By Josh Bennett
It is a relatively warm day at Hardt Field at California State University, Bakersfield. There is a small amount of chatter, but mostly silence as a crowd of more than 500 fans watch the season opener of the Roadrunners baseball team. The opposing pitcher, from the University of Wisconsin, Milwaukee, winds up and sends in the pitch to the CSUB batter.
“Strike! “grunts the home plate umpire.
A few fans groaned from the questionable call. Suddenly one loud voice echoes throughout the stadium.
“Aw! Come on Larry!”
That loud, yet nonthreatening voice belongs to the CSUB “Superfan”, 24-year-old Jordan Lovett. He wears a yellow bodysuit, blue afro wig, and either blue or white shorts and sunglasses to each game, which was all supplied to him by the athletic department. Lovett is the only one of his kind, as he attends the games on his own.
He said what everyone in the crowd is thinking. He voices the opinion of most of the fans at hand. While the umpire, and some of the players, moves onto the next pitch, Lovett continues to give the umpire grief.
“It’s Valentines Day, Larry! Come on! What’s your wife going to say when you get home?”
The umpire, who is not named Larry, ignores Lovett as he moves the game along for the next pitch.
With a successful character comes a successful catchphrase, and Lovett found one in “Come on, Larry!” “Larry” is the name of all the referees who officiates any CSUB game, unless it is a female referee, who earns the name “Larryetta.”
“The men’s and women’s swim team is where I got calling the refs “Larry” from,” says Lovett. “You’re not allowed to call the refs by their real name, so the swimmers just came up with Larry.”
This is just business as usual for Lovett, who attends every home game for the ’Runners.
“Nope, not in school at the moment…I’m a Roadrunner Scholarship donor.”
The man behind the suit, Jordan Lovett, who is an employee at McDonalds by day and is the Superfan by night, and sometimes afternoons, was born and raised in Santa Barbara. While living there, he would attend UC Santa Barbara games with his older brother, who was dating one of the volleyball players there at the time.
“My inspiration came from a former mascot from UCSB called The Fantom of the Dome, who would wear goggles and a cape and all sorts of outfits. [The Fantom] would dance at games when I was in fifth grade.”
His family moved to Ventura, where Lovett graduated from Buena High School. There, he was voted “most spirited” his senior year. His parents purchased a home in Bakersfield, and eventually moved here This was when the CSUB Superfan was born.
“One of the girls that went to my church played on the volleyball team a few years ago. I would go watch her and cheer her on. I have always enjoyed dancing and just started going to games after that and got the guts to bust some moves at the games.”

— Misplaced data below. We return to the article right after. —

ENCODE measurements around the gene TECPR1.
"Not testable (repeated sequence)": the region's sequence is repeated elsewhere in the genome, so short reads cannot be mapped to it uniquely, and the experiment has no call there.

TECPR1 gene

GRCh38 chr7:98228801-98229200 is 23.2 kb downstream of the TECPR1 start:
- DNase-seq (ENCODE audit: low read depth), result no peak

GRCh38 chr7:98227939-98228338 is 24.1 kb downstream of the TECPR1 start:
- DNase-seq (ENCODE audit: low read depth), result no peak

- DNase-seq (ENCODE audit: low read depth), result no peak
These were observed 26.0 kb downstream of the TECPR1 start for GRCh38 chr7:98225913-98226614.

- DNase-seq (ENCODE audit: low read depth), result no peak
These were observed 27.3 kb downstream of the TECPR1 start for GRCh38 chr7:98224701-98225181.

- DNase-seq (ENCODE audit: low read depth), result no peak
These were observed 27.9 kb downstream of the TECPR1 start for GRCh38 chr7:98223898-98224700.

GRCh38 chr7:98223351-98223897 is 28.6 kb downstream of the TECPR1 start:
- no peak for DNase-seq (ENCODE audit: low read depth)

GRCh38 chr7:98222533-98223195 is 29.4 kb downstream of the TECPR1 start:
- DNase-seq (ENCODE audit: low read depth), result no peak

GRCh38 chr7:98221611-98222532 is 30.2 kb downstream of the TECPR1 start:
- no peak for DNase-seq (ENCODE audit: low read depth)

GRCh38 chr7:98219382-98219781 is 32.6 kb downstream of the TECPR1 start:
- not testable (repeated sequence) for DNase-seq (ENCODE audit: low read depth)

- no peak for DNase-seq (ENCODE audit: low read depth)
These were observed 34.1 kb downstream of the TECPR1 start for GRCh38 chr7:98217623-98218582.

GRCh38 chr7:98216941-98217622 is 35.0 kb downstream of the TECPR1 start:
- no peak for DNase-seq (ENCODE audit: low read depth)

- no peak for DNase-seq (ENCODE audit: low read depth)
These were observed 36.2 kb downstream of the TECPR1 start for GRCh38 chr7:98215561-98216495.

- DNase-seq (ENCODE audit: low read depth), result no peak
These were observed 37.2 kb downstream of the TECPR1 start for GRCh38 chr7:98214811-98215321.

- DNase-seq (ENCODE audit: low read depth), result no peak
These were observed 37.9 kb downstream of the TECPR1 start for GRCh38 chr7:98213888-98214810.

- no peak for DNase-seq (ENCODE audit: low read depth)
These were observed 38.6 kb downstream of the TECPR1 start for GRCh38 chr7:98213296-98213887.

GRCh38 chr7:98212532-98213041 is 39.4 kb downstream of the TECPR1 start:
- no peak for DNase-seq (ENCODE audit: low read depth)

Lovett slowly built up a reputation and would give CSUB an identity that was missing. Many universities have their large student sections and superfans, such as UC Santa Barbara. The arrival of Lovett to CSUB had perfect timing, as the school had just transitioned into Division I athletics.
“Every Division I athletics fan base has a guy like Jordan, so he just brings that type of fan to Bakersfield. I’ve travelled all over the country with our basketball and baseball teams and have seen these people. He is bringing what everyone else already has to the table,” says Corey Costelloe, the CSUB Director of New Media and Broadcasting.
Lovett is an integral part of the growth of CSUB athletics, and he is taking notice from everybody.
“Intercollegiate athletics are a form of entertainment in certain respects, and so from entertainment perspectives, he adds quite a bit in the form of his attire, engagement and dancing,” says Jeff Konya, the athletic director at CSUB. “What Jordan does is not atypical for intercollegiate athletics because there is a passion for the competitions, and for the corresponding traditions.”
Lovett has no problem in helping CSUB in their transition and helping pump up the crowd in the good and bad times of games.
“A lot of people say they love the entertainment and a part of the reason they come [to the games] is that they enjoy seeing me do my thing,” says Lovett. “People come to my work at McDonalds and are like “Hey, you’re that crazy dancing fan from CSUB games.”
It is very true that fans and media alike love seeing Lovett lead the crowd in cheering for the ’Runners, blow his blue vuvuzela, a plastic horn that was made famous at the 2010 World Cup, dance and groove up and down the bleachers and letting “Larry the referee” know when he messed up a call.